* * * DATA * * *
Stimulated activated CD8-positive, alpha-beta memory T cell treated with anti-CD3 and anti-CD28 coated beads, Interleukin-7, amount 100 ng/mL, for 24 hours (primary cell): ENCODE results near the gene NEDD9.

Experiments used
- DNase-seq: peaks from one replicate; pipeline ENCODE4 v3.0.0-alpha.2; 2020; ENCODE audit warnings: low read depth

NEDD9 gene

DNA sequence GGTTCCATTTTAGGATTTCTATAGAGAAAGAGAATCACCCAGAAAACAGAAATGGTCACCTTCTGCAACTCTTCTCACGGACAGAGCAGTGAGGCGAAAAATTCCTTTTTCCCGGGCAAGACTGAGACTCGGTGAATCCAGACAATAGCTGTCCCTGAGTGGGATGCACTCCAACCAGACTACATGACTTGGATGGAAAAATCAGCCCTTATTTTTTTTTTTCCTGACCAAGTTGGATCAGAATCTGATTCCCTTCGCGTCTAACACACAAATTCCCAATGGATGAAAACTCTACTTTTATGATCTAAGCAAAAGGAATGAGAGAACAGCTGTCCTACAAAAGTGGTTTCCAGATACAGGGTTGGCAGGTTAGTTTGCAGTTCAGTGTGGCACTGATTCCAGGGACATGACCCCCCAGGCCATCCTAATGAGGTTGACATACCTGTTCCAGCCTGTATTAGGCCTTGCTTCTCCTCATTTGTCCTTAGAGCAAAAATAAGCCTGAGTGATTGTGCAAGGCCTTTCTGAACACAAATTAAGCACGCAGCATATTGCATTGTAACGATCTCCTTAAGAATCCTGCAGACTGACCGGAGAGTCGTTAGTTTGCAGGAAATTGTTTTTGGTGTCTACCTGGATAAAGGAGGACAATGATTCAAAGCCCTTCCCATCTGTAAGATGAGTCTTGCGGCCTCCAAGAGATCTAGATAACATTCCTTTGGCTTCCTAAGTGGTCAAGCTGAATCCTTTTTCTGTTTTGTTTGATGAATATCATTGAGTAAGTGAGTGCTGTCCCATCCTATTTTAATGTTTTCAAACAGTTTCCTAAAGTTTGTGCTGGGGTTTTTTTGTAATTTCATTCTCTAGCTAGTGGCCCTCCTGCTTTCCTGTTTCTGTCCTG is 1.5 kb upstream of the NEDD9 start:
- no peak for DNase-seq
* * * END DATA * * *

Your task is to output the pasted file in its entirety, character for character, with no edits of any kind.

Stimulated activated CD8-positive, alpha-beta memory T cell treated with anti-CD3 and anti-CD28 coated beads, Interleukin-7, amount 100 ng/mL, for 24 hours (primary cell): ENCODE results near the gene NEDD9.

Experiments used
- DNase-seq: peaks from one replicate; pipeline ENCODE4 v3.0.0-alpha.2; 2020; ENCODE audit warnings: low read depth

NEDD9 gene

DNA sequence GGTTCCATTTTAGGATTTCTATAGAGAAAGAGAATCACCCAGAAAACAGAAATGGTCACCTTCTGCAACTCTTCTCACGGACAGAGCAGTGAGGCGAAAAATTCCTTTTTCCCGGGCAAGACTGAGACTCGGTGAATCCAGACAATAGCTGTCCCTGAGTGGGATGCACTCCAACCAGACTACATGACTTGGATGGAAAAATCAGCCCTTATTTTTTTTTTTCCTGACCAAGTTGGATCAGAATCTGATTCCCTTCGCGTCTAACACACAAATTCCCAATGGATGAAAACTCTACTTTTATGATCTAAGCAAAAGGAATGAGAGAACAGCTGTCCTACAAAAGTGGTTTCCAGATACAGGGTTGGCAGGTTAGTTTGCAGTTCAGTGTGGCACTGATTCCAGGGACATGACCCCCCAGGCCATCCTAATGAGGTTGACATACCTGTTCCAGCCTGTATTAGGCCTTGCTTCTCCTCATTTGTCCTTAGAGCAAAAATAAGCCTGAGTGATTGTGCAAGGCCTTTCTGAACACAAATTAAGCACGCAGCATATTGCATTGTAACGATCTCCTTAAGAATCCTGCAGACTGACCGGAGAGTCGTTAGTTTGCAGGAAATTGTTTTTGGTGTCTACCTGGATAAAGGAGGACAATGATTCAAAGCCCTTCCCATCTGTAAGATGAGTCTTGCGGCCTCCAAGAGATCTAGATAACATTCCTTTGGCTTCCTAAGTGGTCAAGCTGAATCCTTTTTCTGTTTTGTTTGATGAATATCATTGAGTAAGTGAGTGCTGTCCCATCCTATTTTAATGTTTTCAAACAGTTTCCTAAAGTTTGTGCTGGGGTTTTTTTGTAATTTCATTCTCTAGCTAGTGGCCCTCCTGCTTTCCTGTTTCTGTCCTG is 1.5 kb upstream of the NEDD9 start:
- no peak for DNase-seq